The “Downing Street Memo” was leaked to the Sunday Times prior to the UK general election in May 2005. The top secret Foreign Office document, dealing with the legality of a pre-emptive attack on Iraq, was written in March 2002 and appended as “Annex A” to a Cabinet Office briefing paper of July 21, 2002. It stated, “The US Government’s military planning for action against Iraq is proceeding apace…. When the prime minister discussed Iraq with President Bush at Crawford in April he said that the UK would support military action to bring about regime change, provided that certain conditions were met.”
This is despite the fact that the government’s chief legal officer at the time, Attorney General Lord Goldsmith, had concluded that the “desire for regime change was not a legal base for military action.”
It is already known that between May 2002 and January 2003, US and British aircraft conducted a series of attacks on Iraq, behind the backs of the British public. They dropped hundreds of tons of ordnance as part of their “softening up” operations prior to full-scale invasion.
The leaked documents were published by the Sunday Telegraph just two days before the so-called Chilcot inquiry began its hearings into the nine-year period between July 2001 to July 2009, covering the run-up to the invasion of Iraq and its aftermath.
Prime Minister Gordon Brown was forced to announce a fresh inquiry under Sir John Chilcot into the circumstances surrounding the Iraq war in June 2009. Headed by a panel of privy counsellors, it is not intended to address the legality of the invasion, nor the mass popular opposition to the war that made Blair’s deceits so necessary. Brown stated that its task was to identify “lessons learned” and it could not “apportion blame or consider issues of civil or criminal liability.” It will not report until the end of 2010 at the earliest.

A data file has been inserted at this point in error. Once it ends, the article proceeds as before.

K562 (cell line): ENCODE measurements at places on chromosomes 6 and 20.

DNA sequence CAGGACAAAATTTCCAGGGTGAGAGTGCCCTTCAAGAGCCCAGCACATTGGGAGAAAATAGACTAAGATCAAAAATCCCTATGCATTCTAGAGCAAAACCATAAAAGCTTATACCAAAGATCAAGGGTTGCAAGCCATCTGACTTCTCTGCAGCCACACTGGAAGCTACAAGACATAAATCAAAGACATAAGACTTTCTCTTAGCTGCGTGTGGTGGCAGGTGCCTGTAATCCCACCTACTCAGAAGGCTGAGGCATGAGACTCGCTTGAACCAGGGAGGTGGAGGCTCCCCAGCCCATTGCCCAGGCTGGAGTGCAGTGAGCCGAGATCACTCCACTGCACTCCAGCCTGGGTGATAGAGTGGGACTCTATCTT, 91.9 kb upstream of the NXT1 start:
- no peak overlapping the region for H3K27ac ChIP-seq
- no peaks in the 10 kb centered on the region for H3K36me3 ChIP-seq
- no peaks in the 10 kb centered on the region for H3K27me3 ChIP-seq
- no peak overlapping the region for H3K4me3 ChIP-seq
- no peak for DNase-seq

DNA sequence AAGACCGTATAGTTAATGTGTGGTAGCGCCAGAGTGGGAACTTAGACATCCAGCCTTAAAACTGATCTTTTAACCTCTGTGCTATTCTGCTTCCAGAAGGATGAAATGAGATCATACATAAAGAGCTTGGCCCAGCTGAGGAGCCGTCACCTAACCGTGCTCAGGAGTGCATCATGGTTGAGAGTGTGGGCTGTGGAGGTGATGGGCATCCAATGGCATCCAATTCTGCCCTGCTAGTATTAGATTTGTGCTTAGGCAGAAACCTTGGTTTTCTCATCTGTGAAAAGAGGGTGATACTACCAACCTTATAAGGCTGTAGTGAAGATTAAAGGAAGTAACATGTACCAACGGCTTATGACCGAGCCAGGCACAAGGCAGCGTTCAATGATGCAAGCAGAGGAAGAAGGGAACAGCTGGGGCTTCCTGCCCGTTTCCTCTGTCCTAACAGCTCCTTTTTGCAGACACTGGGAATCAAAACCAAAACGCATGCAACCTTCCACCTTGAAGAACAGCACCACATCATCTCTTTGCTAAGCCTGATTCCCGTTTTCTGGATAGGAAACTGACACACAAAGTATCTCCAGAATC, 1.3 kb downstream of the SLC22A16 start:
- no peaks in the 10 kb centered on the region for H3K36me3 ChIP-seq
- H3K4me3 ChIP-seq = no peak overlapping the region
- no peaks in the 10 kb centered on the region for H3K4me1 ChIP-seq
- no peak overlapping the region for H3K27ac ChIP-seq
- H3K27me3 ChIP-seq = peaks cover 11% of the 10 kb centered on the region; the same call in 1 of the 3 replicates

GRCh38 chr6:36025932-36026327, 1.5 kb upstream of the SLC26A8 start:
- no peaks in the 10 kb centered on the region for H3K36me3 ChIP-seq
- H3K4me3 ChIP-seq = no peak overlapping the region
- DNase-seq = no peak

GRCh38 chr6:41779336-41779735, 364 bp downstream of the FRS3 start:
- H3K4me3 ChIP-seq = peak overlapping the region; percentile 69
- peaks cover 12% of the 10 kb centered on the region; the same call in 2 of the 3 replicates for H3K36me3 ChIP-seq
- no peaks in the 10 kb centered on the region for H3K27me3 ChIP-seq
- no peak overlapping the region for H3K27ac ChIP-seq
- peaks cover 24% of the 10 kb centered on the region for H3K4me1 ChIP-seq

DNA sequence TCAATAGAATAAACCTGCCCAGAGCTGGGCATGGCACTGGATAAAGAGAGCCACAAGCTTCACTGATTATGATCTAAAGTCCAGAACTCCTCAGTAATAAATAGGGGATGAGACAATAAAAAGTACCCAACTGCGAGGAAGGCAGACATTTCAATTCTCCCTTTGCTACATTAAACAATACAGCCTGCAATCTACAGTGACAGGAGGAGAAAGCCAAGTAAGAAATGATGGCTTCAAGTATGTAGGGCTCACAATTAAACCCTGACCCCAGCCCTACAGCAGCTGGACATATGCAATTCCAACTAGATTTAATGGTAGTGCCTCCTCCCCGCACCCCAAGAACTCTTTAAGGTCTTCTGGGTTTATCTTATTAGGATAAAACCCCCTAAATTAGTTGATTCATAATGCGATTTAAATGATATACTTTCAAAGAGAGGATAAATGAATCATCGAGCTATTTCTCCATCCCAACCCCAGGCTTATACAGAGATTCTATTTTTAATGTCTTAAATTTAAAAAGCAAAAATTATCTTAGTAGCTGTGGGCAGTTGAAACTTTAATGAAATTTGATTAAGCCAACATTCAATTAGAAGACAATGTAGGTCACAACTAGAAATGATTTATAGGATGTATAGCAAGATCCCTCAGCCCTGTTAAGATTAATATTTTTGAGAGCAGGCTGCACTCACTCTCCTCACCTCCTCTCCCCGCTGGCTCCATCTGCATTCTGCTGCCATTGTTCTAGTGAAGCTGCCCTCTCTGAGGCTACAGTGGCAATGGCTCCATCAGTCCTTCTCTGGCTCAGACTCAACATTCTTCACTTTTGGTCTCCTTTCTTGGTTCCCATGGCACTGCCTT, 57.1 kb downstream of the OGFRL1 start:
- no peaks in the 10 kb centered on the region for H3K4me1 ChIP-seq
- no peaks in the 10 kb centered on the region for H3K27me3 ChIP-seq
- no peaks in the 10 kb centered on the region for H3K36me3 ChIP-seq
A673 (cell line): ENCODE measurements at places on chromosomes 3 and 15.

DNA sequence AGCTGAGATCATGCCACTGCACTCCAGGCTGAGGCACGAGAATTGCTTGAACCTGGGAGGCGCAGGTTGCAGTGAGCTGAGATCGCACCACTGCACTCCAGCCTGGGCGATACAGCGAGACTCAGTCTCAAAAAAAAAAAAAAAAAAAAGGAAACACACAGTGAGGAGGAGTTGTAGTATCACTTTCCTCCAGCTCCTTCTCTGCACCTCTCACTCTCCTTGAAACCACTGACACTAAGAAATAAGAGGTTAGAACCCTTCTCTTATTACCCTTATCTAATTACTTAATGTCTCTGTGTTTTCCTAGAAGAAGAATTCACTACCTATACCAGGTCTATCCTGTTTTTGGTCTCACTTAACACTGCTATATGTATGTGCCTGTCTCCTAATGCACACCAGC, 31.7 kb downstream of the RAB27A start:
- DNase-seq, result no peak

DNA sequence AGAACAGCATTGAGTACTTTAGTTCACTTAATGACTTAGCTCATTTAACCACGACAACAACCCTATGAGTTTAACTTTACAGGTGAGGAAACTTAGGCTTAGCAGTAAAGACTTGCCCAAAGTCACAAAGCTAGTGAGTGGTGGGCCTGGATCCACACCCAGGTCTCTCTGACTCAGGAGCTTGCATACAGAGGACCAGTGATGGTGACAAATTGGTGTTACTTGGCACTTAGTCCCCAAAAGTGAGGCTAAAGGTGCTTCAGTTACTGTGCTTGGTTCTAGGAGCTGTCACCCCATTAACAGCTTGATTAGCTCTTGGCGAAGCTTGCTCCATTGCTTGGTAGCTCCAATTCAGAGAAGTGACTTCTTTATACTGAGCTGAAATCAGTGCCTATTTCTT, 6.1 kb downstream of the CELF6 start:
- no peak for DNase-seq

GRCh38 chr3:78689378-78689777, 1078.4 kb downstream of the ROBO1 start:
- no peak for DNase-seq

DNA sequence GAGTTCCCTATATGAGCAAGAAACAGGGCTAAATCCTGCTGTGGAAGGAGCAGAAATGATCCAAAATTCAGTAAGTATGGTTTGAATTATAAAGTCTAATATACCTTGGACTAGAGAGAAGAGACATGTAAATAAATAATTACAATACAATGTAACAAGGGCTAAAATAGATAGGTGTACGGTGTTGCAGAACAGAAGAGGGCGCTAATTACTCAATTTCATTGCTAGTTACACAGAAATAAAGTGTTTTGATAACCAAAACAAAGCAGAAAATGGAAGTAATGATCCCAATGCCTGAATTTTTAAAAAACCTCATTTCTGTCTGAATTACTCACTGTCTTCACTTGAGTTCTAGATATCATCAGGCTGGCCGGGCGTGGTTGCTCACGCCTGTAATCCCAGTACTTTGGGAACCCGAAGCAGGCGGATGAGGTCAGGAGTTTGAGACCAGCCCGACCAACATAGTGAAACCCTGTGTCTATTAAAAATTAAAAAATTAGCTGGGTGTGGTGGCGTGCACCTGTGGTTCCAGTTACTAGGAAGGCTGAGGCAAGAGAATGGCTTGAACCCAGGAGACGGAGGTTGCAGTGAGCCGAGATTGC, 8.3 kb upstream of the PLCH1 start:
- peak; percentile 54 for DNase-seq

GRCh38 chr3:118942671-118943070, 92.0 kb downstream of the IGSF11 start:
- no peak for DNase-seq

Chilcot was a member of the 2004 Butler Inquiry into the intelligence used to justify the invasion of Iraq, which produced a whitewash. His latest review was originally scheduled to meet in private, but such are the antagonisms between the government and leading military personnel that Brown was forced to abandon this plan.
Gilligan, the Telegraph journalist, was himself the fall-guy for the Hutton inquiry in August 2003 into the circumstances surrounding the death of top weapons inspector Dr. David Kelly on July 17 of that year. Kelly’s supposed suicide came after he was outed as the source for a report by Gilligan on BBC’s Radio 4 Today programme alleging that the government had “sexed up” intelligence information on Iraq’s WMD in order to make the case for war. The Hutton inquiry exonerated the government and blamed the BBC for “unfounded” and “defective” reporting.